Don’t be held back from changing finance systems because of ‘Right to Use’ licences

You’ve decided to switch accounting software after concluding that it made good business sense. The savings in staff time, the advantages of a simpler system and the benefits of having good quality, real-time financial information all added up to a compelling case for change.

But there’s one moment that can threaten to derail the whole process.

It happens when you tell your old provider that you’re thinking of leaving.

That provider says they’ll be sorry to see you go – and then announces that you’ll need to continue paying for a Right to Use (RTU) licence to access your old data.

What’s more, they may tell you this is not optional – and that it will be very expensive.

But before you change your mind about the whole project, there are some things you need to know.

Right to Use Licence

What is a Right to Use (RTU) licence and why should I have one?

An RTU licence is a way to give you continued access to the old software so you can still refer to it when you need to in future.

You may be told you will need such a licence because HMRC requires organisations to keep six years’ worth of financial data in case of inspection. Auditors could also need to see seven years of accounts.

It’s true that you need to hang onto that information – but that doesn’t mean you have to pay painful amounts of money to keep access to a clunky system. And the charges for that access can be very high indeed.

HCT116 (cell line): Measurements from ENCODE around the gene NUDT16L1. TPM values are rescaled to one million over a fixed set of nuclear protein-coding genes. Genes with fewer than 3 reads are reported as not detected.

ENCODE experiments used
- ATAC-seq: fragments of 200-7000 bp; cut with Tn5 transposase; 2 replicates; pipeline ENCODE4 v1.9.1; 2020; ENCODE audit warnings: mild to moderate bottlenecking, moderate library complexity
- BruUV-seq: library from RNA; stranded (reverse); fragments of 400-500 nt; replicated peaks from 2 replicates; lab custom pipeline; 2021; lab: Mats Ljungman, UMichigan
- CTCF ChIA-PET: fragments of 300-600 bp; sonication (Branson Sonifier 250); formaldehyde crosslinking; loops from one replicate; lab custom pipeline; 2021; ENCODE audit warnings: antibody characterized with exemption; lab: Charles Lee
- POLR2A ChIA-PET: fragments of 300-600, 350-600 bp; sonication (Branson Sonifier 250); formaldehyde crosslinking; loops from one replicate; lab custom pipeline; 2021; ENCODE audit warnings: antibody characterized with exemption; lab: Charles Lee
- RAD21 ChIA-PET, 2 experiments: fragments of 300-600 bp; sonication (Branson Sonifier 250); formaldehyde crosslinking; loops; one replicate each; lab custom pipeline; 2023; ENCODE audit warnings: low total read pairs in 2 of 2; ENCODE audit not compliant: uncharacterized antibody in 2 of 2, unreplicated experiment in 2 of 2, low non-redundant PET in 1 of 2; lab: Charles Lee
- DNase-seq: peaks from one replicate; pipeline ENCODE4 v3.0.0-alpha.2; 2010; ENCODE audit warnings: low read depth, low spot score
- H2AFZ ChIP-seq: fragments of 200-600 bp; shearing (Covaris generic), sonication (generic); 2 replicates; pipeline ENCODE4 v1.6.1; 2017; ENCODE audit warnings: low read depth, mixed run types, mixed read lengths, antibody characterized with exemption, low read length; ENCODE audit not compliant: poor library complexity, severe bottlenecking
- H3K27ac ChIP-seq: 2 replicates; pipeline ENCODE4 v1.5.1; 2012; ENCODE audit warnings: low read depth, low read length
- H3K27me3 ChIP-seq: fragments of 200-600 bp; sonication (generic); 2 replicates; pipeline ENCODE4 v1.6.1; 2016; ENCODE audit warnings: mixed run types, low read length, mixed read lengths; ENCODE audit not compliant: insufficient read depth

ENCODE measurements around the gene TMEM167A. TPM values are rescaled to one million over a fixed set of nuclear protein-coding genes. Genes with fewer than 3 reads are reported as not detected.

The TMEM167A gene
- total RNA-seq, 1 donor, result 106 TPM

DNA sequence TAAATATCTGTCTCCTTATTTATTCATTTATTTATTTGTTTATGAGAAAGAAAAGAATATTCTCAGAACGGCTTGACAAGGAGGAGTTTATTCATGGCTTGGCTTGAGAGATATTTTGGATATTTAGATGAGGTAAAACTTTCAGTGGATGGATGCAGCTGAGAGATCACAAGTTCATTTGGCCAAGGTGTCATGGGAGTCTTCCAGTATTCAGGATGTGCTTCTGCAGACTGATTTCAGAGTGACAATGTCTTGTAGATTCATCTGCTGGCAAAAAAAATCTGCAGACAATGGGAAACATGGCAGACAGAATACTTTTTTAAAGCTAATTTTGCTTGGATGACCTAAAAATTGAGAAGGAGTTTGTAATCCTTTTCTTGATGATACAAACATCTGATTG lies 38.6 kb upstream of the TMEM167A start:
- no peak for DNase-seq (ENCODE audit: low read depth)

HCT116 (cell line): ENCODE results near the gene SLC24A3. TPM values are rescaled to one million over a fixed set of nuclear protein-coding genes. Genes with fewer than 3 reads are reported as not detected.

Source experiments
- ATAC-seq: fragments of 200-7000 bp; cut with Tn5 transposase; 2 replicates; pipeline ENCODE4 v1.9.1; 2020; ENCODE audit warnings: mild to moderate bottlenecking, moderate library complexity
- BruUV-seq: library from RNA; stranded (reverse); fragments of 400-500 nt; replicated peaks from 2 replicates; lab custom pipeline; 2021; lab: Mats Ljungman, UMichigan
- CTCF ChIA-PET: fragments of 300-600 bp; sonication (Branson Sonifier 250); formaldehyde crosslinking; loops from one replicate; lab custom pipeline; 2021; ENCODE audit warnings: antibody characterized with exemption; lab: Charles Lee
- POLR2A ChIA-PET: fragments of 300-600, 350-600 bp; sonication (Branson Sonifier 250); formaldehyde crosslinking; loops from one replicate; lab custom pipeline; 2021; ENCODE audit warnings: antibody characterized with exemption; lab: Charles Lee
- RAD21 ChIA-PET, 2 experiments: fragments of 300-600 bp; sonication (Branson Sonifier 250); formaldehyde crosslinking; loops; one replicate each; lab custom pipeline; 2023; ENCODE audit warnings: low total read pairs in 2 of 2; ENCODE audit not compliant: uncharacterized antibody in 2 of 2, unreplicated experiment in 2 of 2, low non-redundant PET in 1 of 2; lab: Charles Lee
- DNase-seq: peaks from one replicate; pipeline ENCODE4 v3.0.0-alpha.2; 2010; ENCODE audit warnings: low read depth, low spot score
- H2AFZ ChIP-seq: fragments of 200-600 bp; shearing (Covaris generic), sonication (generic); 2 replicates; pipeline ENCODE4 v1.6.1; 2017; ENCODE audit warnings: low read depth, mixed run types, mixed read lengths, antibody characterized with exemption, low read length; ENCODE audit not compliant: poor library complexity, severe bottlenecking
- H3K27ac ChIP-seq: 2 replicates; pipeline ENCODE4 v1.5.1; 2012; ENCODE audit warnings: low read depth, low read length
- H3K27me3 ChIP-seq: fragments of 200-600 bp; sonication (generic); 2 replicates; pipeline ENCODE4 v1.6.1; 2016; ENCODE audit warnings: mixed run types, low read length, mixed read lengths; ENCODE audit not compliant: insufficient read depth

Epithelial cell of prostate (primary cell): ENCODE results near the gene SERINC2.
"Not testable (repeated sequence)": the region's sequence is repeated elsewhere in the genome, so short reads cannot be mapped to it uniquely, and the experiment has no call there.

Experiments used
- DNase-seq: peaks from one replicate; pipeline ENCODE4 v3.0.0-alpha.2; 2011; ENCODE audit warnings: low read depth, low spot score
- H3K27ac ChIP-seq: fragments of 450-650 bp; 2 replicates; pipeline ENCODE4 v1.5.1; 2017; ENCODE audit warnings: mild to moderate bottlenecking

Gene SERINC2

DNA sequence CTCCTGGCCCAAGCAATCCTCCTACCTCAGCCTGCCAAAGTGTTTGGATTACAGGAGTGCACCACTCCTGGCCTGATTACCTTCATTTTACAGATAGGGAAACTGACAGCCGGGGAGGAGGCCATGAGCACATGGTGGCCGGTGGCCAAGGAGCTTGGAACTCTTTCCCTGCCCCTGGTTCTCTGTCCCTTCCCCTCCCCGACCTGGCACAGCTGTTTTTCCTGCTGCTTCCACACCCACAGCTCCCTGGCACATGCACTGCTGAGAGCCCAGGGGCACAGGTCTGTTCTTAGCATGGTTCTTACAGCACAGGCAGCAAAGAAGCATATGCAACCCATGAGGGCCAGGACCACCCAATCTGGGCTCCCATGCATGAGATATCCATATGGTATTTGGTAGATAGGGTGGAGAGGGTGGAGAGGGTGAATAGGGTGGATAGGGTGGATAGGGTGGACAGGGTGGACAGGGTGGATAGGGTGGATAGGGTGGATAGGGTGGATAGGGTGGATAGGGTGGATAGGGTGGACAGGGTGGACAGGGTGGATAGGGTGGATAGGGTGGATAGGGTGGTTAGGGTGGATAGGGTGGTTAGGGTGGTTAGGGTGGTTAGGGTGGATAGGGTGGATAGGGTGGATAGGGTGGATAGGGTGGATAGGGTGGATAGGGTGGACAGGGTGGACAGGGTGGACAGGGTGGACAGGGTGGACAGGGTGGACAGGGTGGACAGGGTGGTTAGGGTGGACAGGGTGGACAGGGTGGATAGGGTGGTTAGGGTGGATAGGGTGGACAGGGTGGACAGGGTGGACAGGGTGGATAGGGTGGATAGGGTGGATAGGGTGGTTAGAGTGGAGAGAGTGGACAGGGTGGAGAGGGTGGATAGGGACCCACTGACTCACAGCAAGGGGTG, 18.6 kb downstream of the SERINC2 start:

How much do “right to use” licences cost and do I need to pay it?

Some suppliers are now quoting sums running into thousands of pounds a year for customers to keep access to their old data through an RTU licence.

It is not unknown for suppliers to make more money from RTU licences than they did from the original software.

Some customers will accept this expense as an unwelcome cost of changing systems. Others might be persuaded to abandon the switching process.

In some cases, vendors have tried to make a positive case for RTUs. They have argued there is a return on investment to be had from continuing to pay for access to the old system.

But if the customer is changing software to achieve efficiencies and produce better financial information, it is worth questioning whether paying for access to an old, inefficient system can really make any business sense.

What’s the alternative to paying for an RTU licence?

You can’t expect to keep using the full functionality of your old system and not pay for it. But you don’t necessarily need it again.

Cloud accounting software that comes with open application programming interface (API) allows for the easy migration of data from other systems.

iplicit users, for example, can have their historic data transferred into the new system, where it sits ready behind a tab marked “Archive”. The main iplicit system, meanwhile, starts up clean and ready to use, with opening balances and outstanding transactions carried over from the old software.

If the finance team needs to look up old transactions, the records are there. And if an auditor wants access to historic data, the procedure involves just handing them a read-only login code.

We know adding this feature to iplicit has already saved our customers hundreds of thousands pounds. So it’s worth researching all the options before you get into a conversation with an old vendor that really doesn’t want you to leave.

Learn More

To find out more about iplicit and how it stores your historic data while allowing you to move on, please contact us or book a demo to experience the platform for yourself.

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Take a peek at how modern cloud accounting can transform your finance operations. Many vendors are discontinuing on-premise products so now is a good time to see what cloud accounting has to offer. 

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